Hamas, Fatah agree on tentative steps toward reconciliation

Sides determine who will control Gaza crossing, commit to national unity government and elections

Hamas and Fatah reached a tentative agreement to push ahead with new elections and a mechanism for manning the Gaza border with Egypt after two days of reconciliation talks.

One senior Palestinian source said he was “a little optimistic” after the meetings in Doha, Qatar, the AFP news agency reported Tuesday.

The sides pledged to form a national unity government, to lay the groundwork for long-overdue presidential and legislative elections, and to renew their commitment to earlier accords which were signed but not implemented, according to the Palestinian Ma’an news agency.

The two sides also agreed that Fatah’s Presidential Guard would take charge of the Rafah crossing in Gaza, with Hamas staff continuing to work there too.

The draft must now be taken to the leadership of the two rival Palestinian factions for approval.

The two rivals for Palestinian leadership — Fatah, which governs in the West Bank and the Islamist Hamas which controls Gaza — have been at loggerheads almost constantly since Hamas won elections in the Palestinian Authority in 2006 and subsequently staged a violent takeover of Gaza. Fatah continues to control the West Bank, which is administered by the Palestinian Authority.

Many meetings have been held over the years and three reconciliation agreements were signed — in Qatar, Cairo and Gaza — but none has led to any real change on the ground.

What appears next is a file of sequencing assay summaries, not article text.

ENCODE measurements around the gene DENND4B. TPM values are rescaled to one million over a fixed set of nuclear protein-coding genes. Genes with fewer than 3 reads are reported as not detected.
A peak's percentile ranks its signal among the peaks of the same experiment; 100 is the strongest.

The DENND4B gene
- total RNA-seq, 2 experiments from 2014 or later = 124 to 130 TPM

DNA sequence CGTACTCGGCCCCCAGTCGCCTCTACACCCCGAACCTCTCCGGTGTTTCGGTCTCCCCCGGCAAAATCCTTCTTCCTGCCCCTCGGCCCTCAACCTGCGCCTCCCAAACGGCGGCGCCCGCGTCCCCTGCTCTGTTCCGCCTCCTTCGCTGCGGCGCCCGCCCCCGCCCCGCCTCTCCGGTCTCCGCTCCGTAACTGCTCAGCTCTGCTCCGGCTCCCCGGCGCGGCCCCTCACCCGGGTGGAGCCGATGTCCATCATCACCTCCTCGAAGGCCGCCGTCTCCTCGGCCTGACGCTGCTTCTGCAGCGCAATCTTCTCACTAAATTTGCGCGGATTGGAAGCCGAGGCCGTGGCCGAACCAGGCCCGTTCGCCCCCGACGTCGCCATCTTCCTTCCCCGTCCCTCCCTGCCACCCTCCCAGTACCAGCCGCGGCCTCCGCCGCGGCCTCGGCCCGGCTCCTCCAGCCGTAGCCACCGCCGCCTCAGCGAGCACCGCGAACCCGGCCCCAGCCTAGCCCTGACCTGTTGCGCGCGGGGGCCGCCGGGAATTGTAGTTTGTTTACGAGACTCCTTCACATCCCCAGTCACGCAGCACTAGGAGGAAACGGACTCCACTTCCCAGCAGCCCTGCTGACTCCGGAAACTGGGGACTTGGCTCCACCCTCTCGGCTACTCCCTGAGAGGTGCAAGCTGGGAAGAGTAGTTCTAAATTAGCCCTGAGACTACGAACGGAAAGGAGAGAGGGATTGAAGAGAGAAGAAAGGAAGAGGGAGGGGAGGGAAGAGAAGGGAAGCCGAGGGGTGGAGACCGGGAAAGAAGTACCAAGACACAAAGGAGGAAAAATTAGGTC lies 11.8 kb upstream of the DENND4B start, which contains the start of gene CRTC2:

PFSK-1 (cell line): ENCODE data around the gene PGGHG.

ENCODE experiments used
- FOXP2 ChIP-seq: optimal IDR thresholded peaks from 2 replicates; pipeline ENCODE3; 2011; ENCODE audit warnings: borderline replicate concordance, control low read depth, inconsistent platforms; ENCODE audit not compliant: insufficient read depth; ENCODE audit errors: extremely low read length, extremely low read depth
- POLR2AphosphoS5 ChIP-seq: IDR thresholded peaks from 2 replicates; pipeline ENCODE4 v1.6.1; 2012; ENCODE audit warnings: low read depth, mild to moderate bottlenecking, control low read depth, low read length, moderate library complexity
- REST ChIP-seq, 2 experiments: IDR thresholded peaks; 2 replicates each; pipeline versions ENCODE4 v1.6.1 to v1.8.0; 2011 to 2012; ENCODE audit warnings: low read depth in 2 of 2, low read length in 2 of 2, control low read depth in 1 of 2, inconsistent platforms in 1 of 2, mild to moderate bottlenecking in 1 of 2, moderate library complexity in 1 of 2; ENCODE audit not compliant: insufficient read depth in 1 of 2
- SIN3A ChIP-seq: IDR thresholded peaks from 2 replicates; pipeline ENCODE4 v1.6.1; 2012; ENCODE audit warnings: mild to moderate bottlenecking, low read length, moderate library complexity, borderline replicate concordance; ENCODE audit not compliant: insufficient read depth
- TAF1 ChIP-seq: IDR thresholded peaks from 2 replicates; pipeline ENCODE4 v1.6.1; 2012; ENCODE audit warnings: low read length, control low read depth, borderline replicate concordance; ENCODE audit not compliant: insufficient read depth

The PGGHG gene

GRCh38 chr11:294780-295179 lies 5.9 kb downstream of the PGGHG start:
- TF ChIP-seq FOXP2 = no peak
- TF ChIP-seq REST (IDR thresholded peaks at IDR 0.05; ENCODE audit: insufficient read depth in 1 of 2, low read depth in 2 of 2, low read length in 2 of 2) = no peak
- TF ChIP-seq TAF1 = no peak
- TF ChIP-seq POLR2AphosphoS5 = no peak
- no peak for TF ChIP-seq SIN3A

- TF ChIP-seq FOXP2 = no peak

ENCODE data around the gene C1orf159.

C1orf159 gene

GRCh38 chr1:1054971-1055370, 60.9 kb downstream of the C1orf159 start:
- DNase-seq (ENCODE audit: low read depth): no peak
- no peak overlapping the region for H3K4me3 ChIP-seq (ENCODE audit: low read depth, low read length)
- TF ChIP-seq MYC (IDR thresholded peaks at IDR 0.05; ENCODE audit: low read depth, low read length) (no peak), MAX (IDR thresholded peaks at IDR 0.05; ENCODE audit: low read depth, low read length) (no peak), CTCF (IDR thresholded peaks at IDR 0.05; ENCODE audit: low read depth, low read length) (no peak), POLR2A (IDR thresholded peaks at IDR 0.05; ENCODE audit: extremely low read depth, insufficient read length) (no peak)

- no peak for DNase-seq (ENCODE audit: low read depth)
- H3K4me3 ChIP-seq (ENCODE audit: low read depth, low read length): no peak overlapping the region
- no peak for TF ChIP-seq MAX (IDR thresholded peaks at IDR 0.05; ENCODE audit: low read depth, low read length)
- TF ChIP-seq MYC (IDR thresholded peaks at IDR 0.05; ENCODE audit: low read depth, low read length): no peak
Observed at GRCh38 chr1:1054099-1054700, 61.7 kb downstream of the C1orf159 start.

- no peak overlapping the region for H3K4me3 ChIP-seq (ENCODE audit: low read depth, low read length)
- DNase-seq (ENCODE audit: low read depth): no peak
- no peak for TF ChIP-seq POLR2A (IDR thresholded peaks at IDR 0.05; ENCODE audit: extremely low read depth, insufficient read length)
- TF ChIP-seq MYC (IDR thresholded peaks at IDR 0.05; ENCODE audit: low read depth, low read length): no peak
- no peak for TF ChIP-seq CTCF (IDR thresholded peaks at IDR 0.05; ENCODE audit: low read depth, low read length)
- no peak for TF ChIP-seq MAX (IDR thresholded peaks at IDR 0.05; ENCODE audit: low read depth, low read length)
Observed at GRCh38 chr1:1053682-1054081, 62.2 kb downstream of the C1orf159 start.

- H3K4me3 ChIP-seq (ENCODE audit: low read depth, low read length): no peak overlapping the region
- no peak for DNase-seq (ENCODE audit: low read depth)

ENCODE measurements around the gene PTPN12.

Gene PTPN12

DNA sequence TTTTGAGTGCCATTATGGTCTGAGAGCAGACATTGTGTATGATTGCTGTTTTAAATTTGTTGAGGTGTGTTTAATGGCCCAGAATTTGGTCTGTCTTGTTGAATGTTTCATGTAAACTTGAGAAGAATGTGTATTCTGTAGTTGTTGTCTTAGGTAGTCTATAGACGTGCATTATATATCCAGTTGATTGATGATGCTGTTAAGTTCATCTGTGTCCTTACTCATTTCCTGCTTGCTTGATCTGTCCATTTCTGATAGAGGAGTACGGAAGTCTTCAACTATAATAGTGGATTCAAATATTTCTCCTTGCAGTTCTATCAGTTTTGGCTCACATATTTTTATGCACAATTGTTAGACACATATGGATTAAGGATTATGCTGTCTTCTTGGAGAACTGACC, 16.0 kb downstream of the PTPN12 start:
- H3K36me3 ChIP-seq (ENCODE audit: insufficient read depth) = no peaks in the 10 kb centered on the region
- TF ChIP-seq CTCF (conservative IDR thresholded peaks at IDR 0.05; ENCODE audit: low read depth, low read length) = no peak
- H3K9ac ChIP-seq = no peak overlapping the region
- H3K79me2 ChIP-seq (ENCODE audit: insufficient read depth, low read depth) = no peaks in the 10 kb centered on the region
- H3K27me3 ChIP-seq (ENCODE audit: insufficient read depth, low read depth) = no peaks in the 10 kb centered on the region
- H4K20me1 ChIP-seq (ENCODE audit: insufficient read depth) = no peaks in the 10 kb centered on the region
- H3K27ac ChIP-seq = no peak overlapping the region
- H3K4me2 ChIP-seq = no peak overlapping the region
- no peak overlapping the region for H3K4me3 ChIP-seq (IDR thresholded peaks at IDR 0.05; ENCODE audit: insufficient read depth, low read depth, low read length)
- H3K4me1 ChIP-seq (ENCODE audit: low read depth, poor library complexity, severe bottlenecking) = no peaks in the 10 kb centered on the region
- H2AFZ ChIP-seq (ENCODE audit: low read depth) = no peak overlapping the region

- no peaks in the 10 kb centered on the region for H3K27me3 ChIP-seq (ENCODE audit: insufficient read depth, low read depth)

UN special coordinator on the Peace Process Nikolay Mladenov said he welcomed the new steps toward reconciliation and called on the sides to take it further.

“I urge all sides to follow up on these discussions in good faith and implement previous agreements, in particular those brokered by Egypt. The formation of a National Unity Government that abides by the PLO program and the conduct of long-overdue elections are important elements of this process,” he said in a statement Tuesday.

According to the Wafa news agency, the two sides studied “the mechanisms to put in place to bring about effective reconciliation in line with a timetable which is being prepared.”

Once the mechanisms and timetable have been completed, they will have to be adopted by both sides and endorsed by other Palestinian groups, AFP said.

Hamas was represented by its Doha-based head Khaled Mashaal and senior leader Moussa Abu Marzouk while Fatah sent Central Committee members Azzam al-Ahmad and Sakhr Basiso.

Hamas political leader Khaled Mashaal at a rally in Hamas's honor in Cape Town, South Africa, October 21, 2015. (AFP/Rodger Bosch)
Hamas political leader Khaled Mashaal at a rally in Hamas’s honor in Cape Town, South Africa, October 21, 2015. (AFP/Rodger Bosch)

Just before the meeting, Fatah official Ali Barakeh told the London-based daily A-Sharq Al-Awsat that discussions were to be held on the basis of the Cairo Agreement signed by 14 Palestinian factions in 2011, and the goal was to create a “consensus government” to conduct work in state institutions.

Prime Minister Benjamin Netanyahu has attacked reconciliation efforts in the past, saying PA President Mahmoud Abbas, who is affiliated with Fatah, had to choose between making peace with Israel or with Hamas.

Israel, the US and the European Union view Hamas as a terrorist group.

Qatar is the latest would-be mediator. It stepped into the void after Egypt, which is at odds with Hamas, refused to host meetings between the two rival factions.

Lee Gancman contributed to this report.

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